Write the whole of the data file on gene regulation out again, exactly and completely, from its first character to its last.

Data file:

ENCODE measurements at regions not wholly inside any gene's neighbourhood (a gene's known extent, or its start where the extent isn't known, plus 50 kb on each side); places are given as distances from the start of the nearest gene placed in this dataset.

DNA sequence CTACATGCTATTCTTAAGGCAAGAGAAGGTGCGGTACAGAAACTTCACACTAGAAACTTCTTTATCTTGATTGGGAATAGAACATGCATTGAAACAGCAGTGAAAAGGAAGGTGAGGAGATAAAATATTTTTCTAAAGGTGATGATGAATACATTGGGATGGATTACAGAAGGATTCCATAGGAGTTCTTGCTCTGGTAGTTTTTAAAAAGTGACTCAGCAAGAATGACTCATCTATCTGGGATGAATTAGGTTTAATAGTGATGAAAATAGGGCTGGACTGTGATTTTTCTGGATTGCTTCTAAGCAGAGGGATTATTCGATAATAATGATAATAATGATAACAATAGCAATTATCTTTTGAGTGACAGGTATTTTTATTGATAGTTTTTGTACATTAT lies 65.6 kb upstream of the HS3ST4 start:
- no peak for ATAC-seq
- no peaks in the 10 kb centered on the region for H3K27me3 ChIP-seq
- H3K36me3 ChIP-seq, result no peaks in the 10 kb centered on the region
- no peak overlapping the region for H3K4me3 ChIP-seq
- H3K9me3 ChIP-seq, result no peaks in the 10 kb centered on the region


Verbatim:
ENCODE measurements at regions not wholly inside any gene's neighbourhood (a gene's known extent, or its start where the extent isn't known, plus 50 kb on each side); places are given as distances from the start of the nearest gene placed in this dataset.

DNA sequence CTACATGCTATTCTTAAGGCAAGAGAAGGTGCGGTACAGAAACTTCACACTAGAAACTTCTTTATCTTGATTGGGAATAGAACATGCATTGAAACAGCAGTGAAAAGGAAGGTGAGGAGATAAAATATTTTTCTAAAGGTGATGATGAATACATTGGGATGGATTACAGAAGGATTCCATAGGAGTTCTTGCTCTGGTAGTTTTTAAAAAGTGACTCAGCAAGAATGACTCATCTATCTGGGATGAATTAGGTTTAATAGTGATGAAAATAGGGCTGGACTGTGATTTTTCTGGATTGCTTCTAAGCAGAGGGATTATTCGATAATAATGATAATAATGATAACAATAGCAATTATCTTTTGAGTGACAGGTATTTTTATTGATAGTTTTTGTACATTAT lies 65.6 kb upstream of the HS3ST4 start:
- no peak for ATAC-seq
- no peaks in the 10 kb centered on the region for H3K27me3 ChIP-seq
- H3K36me3 ChIP-seq, result no peaks in the 10 kb centered on the region
- no peak overlapping the region for H3K4me3 ChIP-seq
- H3K9me3 ChIP-seq, result no peaks in the 10 kb centered on the region